In another mile and a half or so we arrive at the Route 28 Aid Station where I get some bacon and a donut and top off my water bottle.

We cross Route 28 on the bridge over Seneca Creek and turn left onto Seneca Bluffs Trail for the five and a half mile stretch down to River Road.

The trail is typical eastern trail - dirt, up and down, with varying amounts of rocks and roots.  One has to pay attention and spend most of one's time looking at the trail to avoid going down. Having come from running in Arizona last week, where I ran in 16 miles of sand, and on slickrock and dirt trail, the contrast is particularly noticeable.  The sand made for some slower going, but one could look around at the scenery without much concern of tripping.

Although the trail is in an area listed as being under a severe drought by the U.S. Drought Monitor and I'm approaching the ironically named Dry Seneca Creek ,I 'v come prepared, carrying two plastic bags and some rubber bands to use on my feet.  As I contemplate the stepping stones across the creek I'm confident that I can get across without the bags or getting my feet wet.

As I hop from stone to stone, I heat "Ken Swab" called out behind me.  It's Caroline. To say she is an avid ultrarunner would be like saying that the ocean is full of water. According to (which tracks this sort of thing) she has run over 160 ultras. And that does not include road marathons.

I stay up with her for awhile but soon she pulls away. "You'll catch me again," she says as she bounds away.  I'm not so sure.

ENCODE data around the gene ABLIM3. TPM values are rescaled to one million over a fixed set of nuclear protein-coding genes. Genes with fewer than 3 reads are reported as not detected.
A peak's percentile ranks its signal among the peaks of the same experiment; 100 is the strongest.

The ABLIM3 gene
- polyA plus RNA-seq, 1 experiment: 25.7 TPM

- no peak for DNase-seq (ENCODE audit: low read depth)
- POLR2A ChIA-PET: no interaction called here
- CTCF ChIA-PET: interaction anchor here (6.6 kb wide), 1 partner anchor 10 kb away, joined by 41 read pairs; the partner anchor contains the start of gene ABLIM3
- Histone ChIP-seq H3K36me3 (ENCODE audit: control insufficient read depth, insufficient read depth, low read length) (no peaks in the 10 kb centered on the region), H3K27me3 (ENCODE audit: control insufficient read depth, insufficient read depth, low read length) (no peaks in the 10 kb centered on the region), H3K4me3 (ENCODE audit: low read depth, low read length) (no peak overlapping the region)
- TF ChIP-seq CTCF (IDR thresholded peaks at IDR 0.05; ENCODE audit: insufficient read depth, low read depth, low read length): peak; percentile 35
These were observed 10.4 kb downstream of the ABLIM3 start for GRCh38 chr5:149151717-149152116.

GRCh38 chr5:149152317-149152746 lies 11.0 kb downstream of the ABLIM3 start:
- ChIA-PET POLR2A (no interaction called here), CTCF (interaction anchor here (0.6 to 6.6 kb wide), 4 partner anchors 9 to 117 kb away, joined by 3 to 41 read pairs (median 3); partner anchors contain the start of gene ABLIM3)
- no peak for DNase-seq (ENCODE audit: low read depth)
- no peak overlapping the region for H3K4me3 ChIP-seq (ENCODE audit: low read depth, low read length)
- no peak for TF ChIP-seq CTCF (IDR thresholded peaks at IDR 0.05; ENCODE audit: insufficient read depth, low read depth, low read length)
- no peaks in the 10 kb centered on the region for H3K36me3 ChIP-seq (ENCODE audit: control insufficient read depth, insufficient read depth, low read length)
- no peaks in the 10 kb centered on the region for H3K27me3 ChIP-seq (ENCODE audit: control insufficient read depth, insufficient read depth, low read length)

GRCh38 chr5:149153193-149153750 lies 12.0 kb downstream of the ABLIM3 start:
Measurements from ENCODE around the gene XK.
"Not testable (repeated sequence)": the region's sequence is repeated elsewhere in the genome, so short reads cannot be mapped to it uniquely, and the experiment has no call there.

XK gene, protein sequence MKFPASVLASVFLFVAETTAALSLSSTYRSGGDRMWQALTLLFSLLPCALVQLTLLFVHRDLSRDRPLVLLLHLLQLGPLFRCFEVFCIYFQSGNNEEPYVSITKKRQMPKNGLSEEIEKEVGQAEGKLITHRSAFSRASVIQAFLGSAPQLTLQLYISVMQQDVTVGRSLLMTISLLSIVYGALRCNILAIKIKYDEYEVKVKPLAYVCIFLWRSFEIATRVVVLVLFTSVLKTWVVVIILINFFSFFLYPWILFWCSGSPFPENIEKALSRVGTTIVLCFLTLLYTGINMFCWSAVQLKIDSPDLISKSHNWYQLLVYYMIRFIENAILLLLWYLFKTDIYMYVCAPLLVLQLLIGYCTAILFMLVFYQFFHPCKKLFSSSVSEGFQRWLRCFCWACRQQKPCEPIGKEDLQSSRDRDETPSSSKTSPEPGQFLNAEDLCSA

We get to River Road at mile 13.5, cross over Seneca Creek, and get on the Seneca Creek Greenway Trail for the northbound part of the course. In a mile and a half, after some up and down, we reach a tributary stream where I manage to pick my way across with dry feet without using the plastic bags.

In a hundred yards I come to the Berryville Aid Station (mile 15.5).  I ditch the plastic bags, refill my bottle, grab some Pringles, M&Ms and trail mix and head out on the 4.4 mile stretch back to Route 28.

In a short while I catch up to Caroline and we mostly run, and occasionally walk the largely flat (gently net uphill) section.  We chat and surprisingly soon are back at the Route 28 Aid Station.

I refill my bottle and get some bacon crumbles. Mike offers me an entire grilled cheese sandwich, but I decline and take a quarter of one and head out.  Caroline lingers a bit, but by the time we reach Black Rock Mill (about mile 17) she catches up with me. There is an informal aid station there and I top up my bottle, as it is almost 6 miles to the next aid station.

Caroline and I leapfrog each other a bit, but mostly we run together, talking of the profound and the trivial.  She indicates that she only plans to do the marathon distance as she wants to run ten miles on Sunday. After a few miles she stops to stretch or otherwise adjust to a twinge and I go on.

A pair of runners follow, one who has read my report on the 2016 SCGT race and says that if they stick with me, they will finish. Eventually we catch up to a runner who is walking as his new Inov-8 shoes are hurting his knees. He inquires whether the marathon ends at the next aid station, which is about mile 26.8. After several seconds laughing (well, maybe the laughter was faked) I inform him that both the marathon and the 50K are significantly longer than the traditional 26.2 and 31.1 mile distances, respectively.